It’s yet another rainy day in 1959, there are no video games, and you are stuck indoors playing a game with a friend. The game is played using an even number $2n$ of sticks, laid out on a table to form a wheel with $n$ spokes as shown in the figure below.
You and your friend take turns removing sticks (you always start, since you are you). The rules are simple: each turn, the current player selects one of the remaining sticks. She then removes this stick and all sticks touching the selected stick. This goes on until there are no sticks left, and the player who removed the last stick is declared the winner.
|(a) A wheel with $5$ spokes|
|(b) What remains after the grey stick is selected|
After a while, this gets boring, and you start fantasizing about what the world will be like in the $21$st century: no doubt there will be robots to play stick games with instead of plain old friends. Oh what jolly fun it would be! But what if the robots are super smart? Then you would never be able to win. That wouldn’t be very fun.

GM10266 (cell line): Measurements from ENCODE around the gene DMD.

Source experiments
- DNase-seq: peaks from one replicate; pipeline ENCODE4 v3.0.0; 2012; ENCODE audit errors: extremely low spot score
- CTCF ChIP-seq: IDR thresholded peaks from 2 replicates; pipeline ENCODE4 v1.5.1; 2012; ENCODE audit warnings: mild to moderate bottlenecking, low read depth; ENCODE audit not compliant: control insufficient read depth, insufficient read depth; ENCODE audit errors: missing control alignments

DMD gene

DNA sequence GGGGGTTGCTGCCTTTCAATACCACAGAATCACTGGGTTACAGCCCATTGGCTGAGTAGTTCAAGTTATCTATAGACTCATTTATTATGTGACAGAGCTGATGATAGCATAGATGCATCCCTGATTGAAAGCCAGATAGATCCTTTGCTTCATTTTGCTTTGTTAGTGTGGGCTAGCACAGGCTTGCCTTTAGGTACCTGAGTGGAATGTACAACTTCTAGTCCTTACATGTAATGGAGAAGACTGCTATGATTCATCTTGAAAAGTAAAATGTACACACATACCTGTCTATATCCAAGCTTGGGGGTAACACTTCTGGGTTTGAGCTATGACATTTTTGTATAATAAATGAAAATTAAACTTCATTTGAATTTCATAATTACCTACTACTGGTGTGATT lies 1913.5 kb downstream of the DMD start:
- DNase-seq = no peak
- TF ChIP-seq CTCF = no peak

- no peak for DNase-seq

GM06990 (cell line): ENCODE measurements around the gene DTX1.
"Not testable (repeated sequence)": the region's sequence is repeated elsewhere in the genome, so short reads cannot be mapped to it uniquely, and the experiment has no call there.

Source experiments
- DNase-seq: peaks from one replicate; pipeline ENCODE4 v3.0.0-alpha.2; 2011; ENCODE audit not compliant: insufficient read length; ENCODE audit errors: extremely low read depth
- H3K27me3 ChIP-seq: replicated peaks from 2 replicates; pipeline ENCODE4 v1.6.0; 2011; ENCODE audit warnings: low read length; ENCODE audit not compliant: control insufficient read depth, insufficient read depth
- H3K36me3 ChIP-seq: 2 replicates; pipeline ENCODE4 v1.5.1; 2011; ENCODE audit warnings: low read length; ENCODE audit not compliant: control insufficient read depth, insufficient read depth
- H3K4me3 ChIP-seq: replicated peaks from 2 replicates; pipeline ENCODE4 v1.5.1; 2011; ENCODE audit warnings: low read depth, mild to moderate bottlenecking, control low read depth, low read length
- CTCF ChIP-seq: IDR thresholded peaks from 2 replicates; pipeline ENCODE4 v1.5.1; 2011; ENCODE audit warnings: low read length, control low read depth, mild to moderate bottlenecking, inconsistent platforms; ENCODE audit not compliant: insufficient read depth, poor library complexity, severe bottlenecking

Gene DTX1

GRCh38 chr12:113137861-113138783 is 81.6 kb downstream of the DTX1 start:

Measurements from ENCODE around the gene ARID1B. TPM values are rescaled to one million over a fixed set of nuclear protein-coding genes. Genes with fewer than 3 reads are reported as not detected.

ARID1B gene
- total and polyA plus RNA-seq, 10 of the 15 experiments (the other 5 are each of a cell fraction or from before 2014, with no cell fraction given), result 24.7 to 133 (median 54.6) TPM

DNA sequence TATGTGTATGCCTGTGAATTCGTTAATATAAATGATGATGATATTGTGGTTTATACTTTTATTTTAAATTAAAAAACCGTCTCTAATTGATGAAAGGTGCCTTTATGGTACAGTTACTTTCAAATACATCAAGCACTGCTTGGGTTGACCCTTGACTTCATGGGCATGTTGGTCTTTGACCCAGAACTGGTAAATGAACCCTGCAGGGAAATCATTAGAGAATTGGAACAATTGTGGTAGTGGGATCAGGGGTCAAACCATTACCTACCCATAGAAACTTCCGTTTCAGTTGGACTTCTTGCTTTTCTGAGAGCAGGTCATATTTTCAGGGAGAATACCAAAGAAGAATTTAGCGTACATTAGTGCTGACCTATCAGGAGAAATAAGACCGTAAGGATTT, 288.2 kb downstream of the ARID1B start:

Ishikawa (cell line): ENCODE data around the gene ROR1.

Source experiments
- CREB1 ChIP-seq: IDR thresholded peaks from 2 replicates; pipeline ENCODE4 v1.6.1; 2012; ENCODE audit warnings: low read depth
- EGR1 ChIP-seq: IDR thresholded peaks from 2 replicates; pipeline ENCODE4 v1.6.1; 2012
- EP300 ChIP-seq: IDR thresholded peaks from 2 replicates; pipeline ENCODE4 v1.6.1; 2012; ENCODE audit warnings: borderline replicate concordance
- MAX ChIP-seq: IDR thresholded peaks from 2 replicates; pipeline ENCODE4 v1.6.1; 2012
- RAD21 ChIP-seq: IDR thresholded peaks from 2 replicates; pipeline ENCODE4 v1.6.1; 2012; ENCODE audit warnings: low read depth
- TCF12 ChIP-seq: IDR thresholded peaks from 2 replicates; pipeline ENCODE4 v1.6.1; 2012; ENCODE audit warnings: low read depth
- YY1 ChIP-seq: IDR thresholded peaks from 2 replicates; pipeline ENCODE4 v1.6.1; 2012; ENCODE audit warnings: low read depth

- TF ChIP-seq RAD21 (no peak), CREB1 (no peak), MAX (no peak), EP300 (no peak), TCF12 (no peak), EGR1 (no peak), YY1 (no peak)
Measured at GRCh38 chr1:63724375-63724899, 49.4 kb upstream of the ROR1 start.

Write a program which, given the value of $n$, determines whether you would have any possibility of winning when playing against a robot, or whether you would lose no matter what you do. Assume that the robot is clever enough to always play optimally, and unemotional enough that it would never intentionally lose just to make you feel better.
The input consists of a single integer $n$ between $3$ and $500\, 000$, inclusive. (You may complain that it is impossible to lay out that many sticks to form something resembling a wheel, but recall that this took place in 1959 – the times were different back then.)
Output a single line, containing “The robot is your friend” if it is possible for you to win, or “Destroy the robot before it is too late” if the robot would win no matter how you play.
|Sample Input 1||Sample Output 1|
Destroy the robot before it is too late
|Sample Input 2||Sample Output 2|
The robot is your friend